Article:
Boris Johnson is said to obsess over opinion polls. Few politicians ignore such things, of course, but Britain’s prime minister reportedly tracks minute changes in his and his party’s support levels.
It’s not hard to see why. Johnson demonstrates little interest in or aptitude for wining and dining members of Parliament or buttering up the press. He has the résumé of an insider but the instincts of an outsider, and his at times gravity-defying popularity has always been the source of his political power, as well as the envy of his rivals.
Yet the real mystery at the heart of British politics is why Johnson seems so reluctant to do more with all this power. The British system is generous to winners, and few have it as good as Johnson. He has a pliant cabinet, a large House of Commons majority, and a Labour opponent in Kier Starmer who is struggling to find his voice. Past prime ministers in less favorable circumstances have managed to transform Britain fundamentally, for better or worse.
In contrast, Johnson demonstrates a troubling business-as-usual complacency. His recent proposals, like the plan to boost public funding for the National Health Service and create fresh entitlements to social care, hardly amount to a meaningful break from the center-left policymaking framework that has dominated British politics for decades. With taxes in Britain now at their highest level in peacetime history, it’s no surprise that some on the right are wondering what’s the point of having a Conservative government.
In reply, Johnson would probably list his government’s priorities, foremost among them a levelling-up agenda to rebalance Britain’s economy away from London. But while Johnson talks a big game when it comes to the scale of his ambition and determination to change Britain for the better, there is scant evidence of the kind of bold action needed to back up that rhetoric. Nor is there much sign of a team with the experience and focus to pull it off. The problem, as one Tory insider told me on a recent trip to London, is that “Boris has decided he wants to run the country.” That may seem a strange thing to say about a prime minister, but Johnson’s boosters have always sold him to Conservative colleagues as a charismatic figurehead: an energizing front man good at winning elections but too easily distracted for the strategic work of governing effectively.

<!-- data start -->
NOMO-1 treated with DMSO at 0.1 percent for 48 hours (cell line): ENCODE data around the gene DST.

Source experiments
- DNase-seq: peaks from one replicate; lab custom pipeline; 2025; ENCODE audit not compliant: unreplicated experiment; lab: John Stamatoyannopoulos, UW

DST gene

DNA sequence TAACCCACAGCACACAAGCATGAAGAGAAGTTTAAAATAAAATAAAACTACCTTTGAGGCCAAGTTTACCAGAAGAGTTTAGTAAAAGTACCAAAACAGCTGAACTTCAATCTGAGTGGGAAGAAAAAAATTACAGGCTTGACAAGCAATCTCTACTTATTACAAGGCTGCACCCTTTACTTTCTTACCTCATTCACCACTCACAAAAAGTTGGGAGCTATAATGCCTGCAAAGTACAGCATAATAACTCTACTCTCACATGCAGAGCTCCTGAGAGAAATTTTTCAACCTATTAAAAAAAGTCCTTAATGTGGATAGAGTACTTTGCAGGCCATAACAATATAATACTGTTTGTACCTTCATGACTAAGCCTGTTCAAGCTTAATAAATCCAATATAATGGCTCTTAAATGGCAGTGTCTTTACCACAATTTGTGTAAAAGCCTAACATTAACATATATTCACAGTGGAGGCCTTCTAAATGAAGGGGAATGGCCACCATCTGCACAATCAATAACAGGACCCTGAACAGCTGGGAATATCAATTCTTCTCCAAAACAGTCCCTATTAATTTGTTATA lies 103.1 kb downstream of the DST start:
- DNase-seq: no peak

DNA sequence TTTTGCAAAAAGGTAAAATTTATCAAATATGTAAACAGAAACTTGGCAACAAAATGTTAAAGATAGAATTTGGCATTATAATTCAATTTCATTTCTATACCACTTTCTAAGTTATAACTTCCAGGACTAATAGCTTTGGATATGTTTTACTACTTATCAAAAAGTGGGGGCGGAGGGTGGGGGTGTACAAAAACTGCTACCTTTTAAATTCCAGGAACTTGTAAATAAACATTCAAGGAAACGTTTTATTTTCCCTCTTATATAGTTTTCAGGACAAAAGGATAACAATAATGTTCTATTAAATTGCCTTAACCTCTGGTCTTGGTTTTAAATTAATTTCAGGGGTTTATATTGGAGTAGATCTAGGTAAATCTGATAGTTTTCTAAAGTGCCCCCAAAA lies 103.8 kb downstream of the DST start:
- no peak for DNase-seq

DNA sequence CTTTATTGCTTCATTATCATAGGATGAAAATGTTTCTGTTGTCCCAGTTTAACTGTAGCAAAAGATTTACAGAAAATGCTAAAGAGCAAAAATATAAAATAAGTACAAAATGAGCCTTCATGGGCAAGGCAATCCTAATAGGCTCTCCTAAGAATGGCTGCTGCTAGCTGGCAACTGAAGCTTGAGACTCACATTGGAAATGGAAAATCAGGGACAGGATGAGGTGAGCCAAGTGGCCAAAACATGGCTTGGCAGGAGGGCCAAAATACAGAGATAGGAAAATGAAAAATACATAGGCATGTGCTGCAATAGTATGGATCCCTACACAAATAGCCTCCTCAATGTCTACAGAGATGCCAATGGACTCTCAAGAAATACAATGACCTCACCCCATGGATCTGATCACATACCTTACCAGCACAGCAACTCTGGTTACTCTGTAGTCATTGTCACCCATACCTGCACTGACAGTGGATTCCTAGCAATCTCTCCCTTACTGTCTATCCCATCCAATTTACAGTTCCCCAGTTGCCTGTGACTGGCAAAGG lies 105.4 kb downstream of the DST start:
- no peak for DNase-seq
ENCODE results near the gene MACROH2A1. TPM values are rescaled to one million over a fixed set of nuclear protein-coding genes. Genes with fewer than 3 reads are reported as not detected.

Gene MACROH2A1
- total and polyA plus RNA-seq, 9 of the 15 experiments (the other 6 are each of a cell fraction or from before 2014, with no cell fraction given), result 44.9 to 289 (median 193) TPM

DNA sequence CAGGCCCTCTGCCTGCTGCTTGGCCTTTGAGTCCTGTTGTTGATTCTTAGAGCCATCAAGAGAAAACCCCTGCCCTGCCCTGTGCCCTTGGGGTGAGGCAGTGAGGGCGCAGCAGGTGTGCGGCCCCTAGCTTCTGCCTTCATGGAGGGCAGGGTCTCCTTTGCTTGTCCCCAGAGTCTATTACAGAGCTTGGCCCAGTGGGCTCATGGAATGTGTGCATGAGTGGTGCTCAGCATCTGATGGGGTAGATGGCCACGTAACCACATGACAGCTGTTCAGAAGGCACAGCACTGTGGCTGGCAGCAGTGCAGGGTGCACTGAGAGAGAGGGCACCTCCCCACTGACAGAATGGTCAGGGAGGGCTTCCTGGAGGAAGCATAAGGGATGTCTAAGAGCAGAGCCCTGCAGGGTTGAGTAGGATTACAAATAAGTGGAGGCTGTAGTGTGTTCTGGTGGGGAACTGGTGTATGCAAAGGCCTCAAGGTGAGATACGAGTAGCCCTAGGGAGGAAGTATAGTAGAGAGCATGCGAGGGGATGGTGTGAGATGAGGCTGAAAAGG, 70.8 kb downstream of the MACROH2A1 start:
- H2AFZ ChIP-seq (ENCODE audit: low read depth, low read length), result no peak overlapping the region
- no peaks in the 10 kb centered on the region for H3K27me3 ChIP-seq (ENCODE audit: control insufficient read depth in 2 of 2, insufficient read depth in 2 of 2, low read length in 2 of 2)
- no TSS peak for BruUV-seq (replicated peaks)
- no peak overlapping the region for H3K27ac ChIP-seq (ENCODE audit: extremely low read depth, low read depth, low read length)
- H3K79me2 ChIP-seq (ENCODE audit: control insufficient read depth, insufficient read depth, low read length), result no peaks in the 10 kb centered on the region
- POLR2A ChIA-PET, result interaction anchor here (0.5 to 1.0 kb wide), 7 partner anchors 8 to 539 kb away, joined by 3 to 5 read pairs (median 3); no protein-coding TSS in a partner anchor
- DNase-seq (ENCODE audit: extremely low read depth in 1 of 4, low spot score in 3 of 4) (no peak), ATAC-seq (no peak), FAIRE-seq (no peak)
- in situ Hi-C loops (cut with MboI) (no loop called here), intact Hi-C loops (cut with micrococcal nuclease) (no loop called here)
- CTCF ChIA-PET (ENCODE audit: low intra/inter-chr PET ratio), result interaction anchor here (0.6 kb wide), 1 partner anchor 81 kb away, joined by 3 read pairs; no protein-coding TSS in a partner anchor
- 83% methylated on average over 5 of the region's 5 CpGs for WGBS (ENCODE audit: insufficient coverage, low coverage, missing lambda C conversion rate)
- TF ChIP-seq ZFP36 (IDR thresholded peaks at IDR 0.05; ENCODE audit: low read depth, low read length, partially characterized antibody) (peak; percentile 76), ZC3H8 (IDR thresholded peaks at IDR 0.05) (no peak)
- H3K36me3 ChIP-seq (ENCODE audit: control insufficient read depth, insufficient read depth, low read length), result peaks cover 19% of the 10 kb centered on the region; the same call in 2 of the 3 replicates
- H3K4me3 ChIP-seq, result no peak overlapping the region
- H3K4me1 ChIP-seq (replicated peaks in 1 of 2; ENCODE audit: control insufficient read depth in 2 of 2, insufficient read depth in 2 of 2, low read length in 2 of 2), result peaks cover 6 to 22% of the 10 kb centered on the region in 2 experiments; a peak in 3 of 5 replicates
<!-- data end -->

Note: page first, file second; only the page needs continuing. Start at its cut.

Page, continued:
The Times reported last week that Johnson hopes to be in power for another decade. He wants to carry on so long, they reported, in order to fix the “catastrophic” mistakes of the past 40 years and to use Brexit “to rectify the inequalities across the country.” Dramatic rhetoric, again—but the government still doesn’t have the policies to match. In recent weeks, it has watered down zoning reforms after promising the biggest shakeup in half a century. The much-touted levelling up agenda so far appears to involve little that wasn’t part of previous efforts to breathe fresh life into economically underperforming parts of the country. And far from rectifying inequalities, the new social policy is regressive, forcing hardworking young Britons to subsidize care for asset-rich seniors. Accordingly, it’s the new Conservative members of Parliament, representing parts of England’s North and Midlands that were once Labour strongholds, who have been most critical of the policy.
Plenty of Conservatives will be more than happy with a leader who wins elections, keeps Labour out of power, and bolsters the Union by seeing off the challenge of Scottish independence. But it’s not enough. Britain stands at a crucial moment in its history. Now that it’s out of the EU, the United Kingdom must decide what kind of country it will be—on the economy, trade, geopolitics, and much more. These are big, open-ended questions, and Johnson won’t find the answers in poll numbers.
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